The National Labor Relations Board has notified McDonald’s Corp. that it may face unfair labor practices allegations as the “joint employer” of workers at franchised restaurants, the fast-food giant said Tuesday.
A decision by NLRB general counsel Richard Griffin’s office authorized a number of unfair labor practices complaints from McDonald’s workers to move forward, treating McDonald’s USA LLC as a “joint employer” with its franchisees in at least some of those cases, the NLRB confirmed Tuesday. The decision — issued as a directive from the NLRB general counsel to the agency’s regional offices — comes as the board’s five members are reviewing the test for determining joint employer status in an unrelated case involving a waste services company and a staffing agency.
Many chain businesses, such as Subway, McDonalds, Midas Muffler, franchise their operations. Typically the big company sells a “franchise” to a small business, or sometimes a corporation will own several “stores” that are franchised. In the past, Large companies have argued the franchisees are independent businesses and that the franchisor should not be held liable for individual practices they claim not to supervise.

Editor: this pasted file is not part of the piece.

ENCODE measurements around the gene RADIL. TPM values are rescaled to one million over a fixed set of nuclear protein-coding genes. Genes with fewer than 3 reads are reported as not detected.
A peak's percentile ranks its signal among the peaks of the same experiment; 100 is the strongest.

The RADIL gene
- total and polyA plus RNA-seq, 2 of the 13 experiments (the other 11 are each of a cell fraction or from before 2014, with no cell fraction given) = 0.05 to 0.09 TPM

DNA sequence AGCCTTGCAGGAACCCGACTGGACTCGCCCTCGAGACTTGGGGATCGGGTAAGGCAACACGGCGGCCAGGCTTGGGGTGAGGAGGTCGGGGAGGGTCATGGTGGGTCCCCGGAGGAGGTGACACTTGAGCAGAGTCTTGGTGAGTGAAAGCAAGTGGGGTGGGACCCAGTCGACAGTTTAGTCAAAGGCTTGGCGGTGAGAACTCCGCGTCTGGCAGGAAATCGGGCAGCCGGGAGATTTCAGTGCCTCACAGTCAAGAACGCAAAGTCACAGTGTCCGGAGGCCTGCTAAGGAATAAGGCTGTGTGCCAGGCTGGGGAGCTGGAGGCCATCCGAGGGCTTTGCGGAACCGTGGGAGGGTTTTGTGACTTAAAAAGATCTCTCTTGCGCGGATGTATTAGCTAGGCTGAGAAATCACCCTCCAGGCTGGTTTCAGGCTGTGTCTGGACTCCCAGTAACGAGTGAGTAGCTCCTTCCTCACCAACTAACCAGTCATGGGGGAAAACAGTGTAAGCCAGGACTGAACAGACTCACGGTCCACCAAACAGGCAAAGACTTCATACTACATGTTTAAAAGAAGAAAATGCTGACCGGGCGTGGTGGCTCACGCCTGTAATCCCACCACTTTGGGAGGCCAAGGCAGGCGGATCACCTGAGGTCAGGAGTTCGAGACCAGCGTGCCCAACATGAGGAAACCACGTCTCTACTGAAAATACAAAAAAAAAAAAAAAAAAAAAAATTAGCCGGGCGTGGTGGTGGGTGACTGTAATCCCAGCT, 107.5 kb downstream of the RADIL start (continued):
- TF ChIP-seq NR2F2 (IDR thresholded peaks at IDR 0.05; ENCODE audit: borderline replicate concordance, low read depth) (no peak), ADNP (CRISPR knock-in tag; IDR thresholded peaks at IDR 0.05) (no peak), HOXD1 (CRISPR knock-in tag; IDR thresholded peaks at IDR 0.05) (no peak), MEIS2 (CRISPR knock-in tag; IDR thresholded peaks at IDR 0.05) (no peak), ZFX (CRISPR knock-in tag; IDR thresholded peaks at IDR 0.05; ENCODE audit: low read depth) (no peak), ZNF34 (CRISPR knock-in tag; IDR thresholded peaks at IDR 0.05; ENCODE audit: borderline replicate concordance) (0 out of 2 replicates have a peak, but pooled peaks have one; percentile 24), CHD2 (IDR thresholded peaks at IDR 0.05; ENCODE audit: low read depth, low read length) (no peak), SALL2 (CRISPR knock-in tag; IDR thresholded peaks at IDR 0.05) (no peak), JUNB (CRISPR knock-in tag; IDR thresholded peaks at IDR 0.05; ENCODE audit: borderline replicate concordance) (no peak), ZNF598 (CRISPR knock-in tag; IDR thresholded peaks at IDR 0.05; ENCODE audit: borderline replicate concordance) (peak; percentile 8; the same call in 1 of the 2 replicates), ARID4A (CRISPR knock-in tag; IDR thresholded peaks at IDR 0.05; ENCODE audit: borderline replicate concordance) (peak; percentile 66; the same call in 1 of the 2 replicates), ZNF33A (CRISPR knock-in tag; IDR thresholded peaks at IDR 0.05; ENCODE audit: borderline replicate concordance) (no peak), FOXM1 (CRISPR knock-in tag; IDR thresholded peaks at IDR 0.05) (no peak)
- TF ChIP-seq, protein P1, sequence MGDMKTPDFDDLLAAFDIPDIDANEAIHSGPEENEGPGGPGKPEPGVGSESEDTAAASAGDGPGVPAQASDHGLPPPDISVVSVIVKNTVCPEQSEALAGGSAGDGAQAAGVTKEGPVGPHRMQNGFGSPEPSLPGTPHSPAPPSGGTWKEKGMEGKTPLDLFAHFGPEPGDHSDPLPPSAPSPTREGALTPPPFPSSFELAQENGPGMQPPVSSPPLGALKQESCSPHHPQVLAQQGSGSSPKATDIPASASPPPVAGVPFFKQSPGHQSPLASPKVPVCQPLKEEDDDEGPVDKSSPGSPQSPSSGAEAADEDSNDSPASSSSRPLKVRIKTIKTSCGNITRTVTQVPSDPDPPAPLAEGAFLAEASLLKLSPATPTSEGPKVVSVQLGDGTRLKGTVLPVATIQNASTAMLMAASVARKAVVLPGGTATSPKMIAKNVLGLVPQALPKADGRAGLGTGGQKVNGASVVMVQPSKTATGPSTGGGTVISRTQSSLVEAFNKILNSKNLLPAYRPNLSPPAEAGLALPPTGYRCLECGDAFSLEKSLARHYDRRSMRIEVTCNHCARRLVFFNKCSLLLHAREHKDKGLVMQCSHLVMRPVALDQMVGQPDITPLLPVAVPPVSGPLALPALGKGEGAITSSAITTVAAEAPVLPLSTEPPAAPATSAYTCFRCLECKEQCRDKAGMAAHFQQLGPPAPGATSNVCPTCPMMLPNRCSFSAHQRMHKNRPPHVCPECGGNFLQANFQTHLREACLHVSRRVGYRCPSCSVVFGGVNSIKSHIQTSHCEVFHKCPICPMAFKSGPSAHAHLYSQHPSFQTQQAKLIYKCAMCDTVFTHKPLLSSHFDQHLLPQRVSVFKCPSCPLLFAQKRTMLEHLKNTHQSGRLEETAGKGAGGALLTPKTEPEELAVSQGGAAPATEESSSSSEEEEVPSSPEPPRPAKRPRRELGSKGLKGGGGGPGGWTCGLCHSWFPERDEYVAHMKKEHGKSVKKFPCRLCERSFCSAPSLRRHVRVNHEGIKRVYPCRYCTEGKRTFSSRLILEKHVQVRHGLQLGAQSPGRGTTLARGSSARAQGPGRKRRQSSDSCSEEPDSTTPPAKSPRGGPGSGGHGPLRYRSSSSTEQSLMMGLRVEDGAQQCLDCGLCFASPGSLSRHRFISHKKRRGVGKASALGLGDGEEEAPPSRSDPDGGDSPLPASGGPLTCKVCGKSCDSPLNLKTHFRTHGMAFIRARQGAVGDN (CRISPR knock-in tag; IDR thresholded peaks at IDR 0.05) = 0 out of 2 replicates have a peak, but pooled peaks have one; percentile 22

By contrast, the law has treated temp agencies that place individuals at big companies as being “joint employers” with the big company where the employee is placed, putting liability for wrongful termination, unpaid wages or discrimination on both the temp agency and the big employer.
The California Supreme Court has yet to weigh in on this issue, but the trend in law seems to be toward expanding liability to cover franchisors, where the alleged unlawful labor practice is more systematic or company-wide.
If you or a business you own have legal issues that may be impacted by a joint employer issue, or you have other labor/employment questions, please contact us.